“Why” is the question we are haunted by when someone we love takes their life. Netflix picked up on this quandary and created the series, “13 Reasons Why,” about a teenage girl’s decision to complete suicide. She leaves her tragic story behind on cassette tapes implicating others for her fatal action. The teen drama was released on March 31, 2017, and has been renewed for its third season to air sometime later this year.
When this controversial show was originally broadcast, all kinds of folks weighed in. I didn’t. It was too close to home. I suppose I’m a reluctant expert, because in my youth I almost died by suicide.
Still, it seems important to speak up now, because according to a recent Forbes article by Dr. Robert Glatter, “…[a] study from Nationwide Children’s Hospital noted that from 1999-2014 the suicide rate increased three fold among girls between the ages of 10-14.” In addition, “Suicide is the second most common cause of death in the U.S. among youths between the ages of 10-19 …”
Within the faith community, Pastor Rick Warren, the well-known author of the New York Times No. 1 best-seller, “The Purpose Driven Life: What on Earth am I Here For?” and his wife, Kay, have stepped to the forefront in the battle for mental health awareness. Since, Matthew Warren, their 27-year-old son’s highly-publicized suicide six years ago, they have been champions for the cause raising awareness for those silently suffering with a mental health issue.
If you’ve never struggled with any form of clinical depression, bipolar disorder, or even crushing anxiety, you probably don’t understand how an afflicted person can’t simply will themselves out of their hopeless mindset. Depression, which is often a precursor to suicide, is different than being sad, disappointed, or experiencing an occasional down day. Instead when depression accompanied by suicidal ideation is unrelenting and untreated, it’s rather like having terminal cancer and being in so much agony nothing alleviates the pain. Sadly, www.mentalhealthamerica.net reports, “44,000 Americans die by suicide each year…[and] There is one death by suicide for every 25 attempts.” Addiction increases the risk, “Individuals with substance abuse disorders are six times more likely to complete suicide …”( www.verywellmind.com )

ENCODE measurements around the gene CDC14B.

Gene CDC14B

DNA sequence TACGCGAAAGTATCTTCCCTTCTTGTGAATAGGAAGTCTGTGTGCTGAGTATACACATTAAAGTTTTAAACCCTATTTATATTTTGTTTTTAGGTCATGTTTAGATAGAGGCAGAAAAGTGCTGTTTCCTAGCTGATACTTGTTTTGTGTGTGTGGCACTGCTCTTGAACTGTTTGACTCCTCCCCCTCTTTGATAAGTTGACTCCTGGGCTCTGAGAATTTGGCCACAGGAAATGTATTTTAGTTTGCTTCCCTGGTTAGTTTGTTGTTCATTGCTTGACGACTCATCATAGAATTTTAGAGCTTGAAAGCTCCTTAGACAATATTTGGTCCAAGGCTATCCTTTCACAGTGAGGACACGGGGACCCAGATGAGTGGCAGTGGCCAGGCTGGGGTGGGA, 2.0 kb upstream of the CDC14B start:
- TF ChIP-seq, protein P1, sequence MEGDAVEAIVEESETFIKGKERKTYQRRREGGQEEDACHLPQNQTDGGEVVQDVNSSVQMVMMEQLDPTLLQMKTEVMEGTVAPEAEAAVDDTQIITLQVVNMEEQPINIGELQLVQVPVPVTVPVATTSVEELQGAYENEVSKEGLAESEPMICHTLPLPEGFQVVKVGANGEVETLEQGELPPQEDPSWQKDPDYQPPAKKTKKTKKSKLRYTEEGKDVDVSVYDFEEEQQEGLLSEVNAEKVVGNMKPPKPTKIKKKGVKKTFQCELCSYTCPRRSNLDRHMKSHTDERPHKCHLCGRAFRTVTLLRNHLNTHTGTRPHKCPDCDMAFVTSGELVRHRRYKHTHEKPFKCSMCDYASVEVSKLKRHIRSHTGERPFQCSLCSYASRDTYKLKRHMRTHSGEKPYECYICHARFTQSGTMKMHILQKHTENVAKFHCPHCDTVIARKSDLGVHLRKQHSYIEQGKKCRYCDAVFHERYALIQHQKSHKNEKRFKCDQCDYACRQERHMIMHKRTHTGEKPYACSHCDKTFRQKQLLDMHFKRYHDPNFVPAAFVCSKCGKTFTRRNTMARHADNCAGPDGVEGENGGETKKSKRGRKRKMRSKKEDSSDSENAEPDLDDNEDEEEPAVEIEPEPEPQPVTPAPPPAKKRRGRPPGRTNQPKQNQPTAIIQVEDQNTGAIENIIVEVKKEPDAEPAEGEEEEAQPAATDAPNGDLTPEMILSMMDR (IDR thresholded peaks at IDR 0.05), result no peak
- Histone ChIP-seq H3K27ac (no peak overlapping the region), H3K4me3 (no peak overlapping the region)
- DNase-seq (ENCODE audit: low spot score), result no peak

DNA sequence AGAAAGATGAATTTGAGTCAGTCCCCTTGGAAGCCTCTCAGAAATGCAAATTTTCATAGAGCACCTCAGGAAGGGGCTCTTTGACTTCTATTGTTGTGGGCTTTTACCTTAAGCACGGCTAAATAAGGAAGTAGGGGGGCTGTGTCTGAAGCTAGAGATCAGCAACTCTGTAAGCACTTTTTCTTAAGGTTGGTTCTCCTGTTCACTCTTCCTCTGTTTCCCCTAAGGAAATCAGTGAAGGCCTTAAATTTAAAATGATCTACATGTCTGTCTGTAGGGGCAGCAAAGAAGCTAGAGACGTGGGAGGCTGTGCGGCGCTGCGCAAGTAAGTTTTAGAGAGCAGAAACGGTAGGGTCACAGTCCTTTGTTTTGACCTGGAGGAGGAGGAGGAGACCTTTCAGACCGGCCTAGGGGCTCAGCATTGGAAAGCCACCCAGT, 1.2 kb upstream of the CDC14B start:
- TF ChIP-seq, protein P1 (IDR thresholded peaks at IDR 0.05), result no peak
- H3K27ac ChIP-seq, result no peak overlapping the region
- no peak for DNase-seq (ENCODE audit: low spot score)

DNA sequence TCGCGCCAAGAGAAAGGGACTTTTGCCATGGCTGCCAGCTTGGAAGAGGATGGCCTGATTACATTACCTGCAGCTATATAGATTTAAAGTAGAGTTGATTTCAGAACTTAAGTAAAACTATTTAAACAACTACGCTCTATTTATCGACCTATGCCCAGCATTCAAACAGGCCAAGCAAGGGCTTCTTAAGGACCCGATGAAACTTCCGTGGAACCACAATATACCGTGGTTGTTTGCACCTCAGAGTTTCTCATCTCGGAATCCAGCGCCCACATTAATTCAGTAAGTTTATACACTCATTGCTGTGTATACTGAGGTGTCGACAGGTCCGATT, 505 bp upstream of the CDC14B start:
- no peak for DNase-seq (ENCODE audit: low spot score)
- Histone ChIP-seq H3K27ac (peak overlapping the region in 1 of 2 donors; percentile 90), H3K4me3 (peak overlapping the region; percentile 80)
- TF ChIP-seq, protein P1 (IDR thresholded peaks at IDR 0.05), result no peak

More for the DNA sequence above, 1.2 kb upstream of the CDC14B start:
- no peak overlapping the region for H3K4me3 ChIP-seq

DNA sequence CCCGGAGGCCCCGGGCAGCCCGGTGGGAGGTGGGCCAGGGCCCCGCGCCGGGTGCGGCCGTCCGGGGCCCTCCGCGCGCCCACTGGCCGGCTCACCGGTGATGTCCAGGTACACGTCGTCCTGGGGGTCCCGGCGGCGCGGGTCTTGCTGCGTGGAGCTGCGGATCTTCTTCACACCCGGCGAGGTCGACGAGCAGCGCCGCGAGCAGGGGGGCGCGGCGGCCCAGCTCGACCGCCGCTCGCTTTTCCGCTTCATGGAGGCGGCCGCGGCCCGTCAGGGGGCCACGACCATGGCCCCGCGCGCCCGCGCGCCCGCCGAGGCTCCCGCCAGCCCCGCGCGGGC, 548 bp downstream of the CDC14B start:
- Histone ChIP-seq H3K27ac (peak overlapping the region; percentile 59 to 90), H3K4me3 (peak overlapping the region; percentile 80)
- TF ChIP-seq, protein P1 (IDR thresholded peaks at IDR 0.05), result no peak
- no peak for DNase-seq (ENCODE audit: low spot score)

Since Netflix is preparing a third season of the graphic and exploitative “13 Reasons Why,” parents of teens should be alarmed, because some experts consider the program to be extremely harmful. It’s not only, “13 Reasons Why,” but reading books or viewing movies like, “Breathe” or “Me Before You,” which glamorize and promote physician-assisted suicide can influence individuals of any age to falsely decide a mental health or personal crisis can only be solved by terminating their existence.
If someone is contemplating suicide, I would like to offer you some reasons why not. Beginning with the fact, the people who love you will change, but not for the better. Most likely, they will never stop wondering what they could have done to make you stay.
Those left behind will probably blame themselves and be filled with regrets. A counselor will shake his or her head sadly confirming no one is to blame, but deep inside many loved ones will continue to be tormented by “what might have been.” I know this firsthand, because I lost someone I loved more than my own life to suicide.
Don’t embrace the lie that you are a burden, and suicide will free those you love. Instead you will create an agonizing pain for family and friends – a heartache so unbearable they could lose all hope for tomorrow. After all, statistics reveal those who lose a loved one to suicide, can become vulnerable to taking their own life.
Stay alive for the people you care about, even in the midst of the depression and the darkness. Reach out and get the help you need, because with professional treatment you can recover. My life is a testimony that with God’s grace you can live one day at a time. You will see the light again. Hope will return and one day you will remember you are on this Earth for a purpose.
If you need help please call the 24-hour Crisis Hotline in Shelby, Miami, or Darke counties at 1-800-351-7347, or in Allen, Auglaize, or Hardin counties at 1-800-567-4673, or the National Suicide Prevention Hotline at 1-800-273-8255, or chat online at https://suicidepreventionlifeline.org/.
Whatever you do, don’t give up.
Christina Ryan Claypool is a freelance journalist and inspirational speaker. Learn more at www.christinaryanclaypool.com. Her latest book, “Secrets of the Pastor’s Wife: A Novel” is available on all major online outlets.